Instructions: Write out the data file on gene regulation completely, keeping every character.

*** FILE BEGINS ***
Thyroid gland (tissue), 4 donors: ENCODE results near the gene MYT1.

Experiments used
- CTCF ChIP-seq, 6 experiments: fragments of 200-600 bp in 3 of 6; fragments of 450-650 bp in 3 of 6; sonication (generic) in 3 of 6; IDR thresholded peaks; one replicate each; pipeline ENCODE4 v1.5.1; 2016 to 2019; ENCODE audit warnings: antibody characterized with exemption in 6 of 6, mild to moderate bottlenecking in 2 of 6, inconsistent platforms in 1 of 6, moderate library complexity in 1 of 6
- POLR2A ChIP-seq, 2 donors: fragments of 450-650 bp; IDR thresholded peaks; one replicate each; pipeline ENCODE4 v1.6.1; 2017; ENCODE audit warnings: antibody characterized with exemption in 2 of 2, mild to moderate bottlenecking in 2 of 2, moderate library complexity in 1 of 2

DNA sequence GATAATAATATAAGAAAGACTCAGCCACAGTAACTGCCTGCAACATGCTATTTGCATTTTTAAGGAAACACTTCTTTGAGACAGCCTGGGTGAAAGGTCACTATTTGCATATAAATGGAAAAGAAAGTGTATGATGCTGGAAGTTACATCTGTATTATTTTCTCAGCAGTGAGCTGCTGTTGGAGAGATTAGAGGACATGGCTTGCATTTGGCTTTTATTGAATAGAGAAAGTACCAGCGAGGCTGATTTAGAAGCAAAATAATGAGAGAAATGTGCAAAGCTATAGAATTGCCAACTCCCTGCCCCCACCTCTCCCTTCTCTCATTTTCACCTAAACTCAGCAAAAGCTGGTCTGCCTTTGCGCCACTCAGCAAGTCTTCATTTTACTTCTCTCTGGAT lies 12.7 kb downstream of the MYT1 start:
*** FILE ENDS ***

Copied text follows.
Thyroid gland (tissue), 4 donors: ENCODE results near the gene MYT1.

Experiments used
- CTCF ChIP-seq, 6 experiments: fragments of 200-600 bp in 3 of 6; fragments of 450-650 bp in 3 of 6; sonication (generic) in 3 of 6; IDR thresholded peaks; one replicate each; pipeline ENCODE4 v1.5.1; 2016 to 2019; ENCODE audit warnings: antibody characterized with exemption in 6 of 6, mild to moderate bottlenecking in 2 of 6, inconsistent platforms in 1 of 6, moderate library complexity in 1 of 6
- POLR2A ChIP-seq, 2 donors: fragments of 450-650 bp; IDR thresholded peaks; one replicate each; pipeline ENCODE4 v1.6.1; 2017; ENCODE audit warnings: antibody characterized with exemption in 2 of 2, mild to moderate bottlenecking in 2 of 2, moderate library complexity in 1 of 2

DNA sequence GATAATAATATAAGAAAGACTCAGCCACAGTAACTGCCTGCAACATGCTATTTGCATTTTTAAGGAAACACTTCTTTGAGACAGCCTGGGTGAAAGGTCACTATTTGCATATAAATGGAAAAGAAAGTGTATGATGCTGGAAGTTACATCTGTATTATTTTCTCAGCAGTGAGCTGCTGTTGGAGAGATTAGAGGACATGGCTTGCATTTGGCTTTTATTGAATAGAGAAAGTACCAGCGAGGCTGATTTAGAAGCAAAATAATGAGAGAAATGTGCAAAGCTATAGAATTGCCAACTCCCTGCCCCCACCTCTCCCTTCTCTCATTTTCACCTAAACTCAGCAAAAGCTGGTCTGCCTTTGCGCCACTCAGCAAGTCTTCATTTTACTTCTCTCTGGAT lies 12.7 kb downstream of the MYT1 start: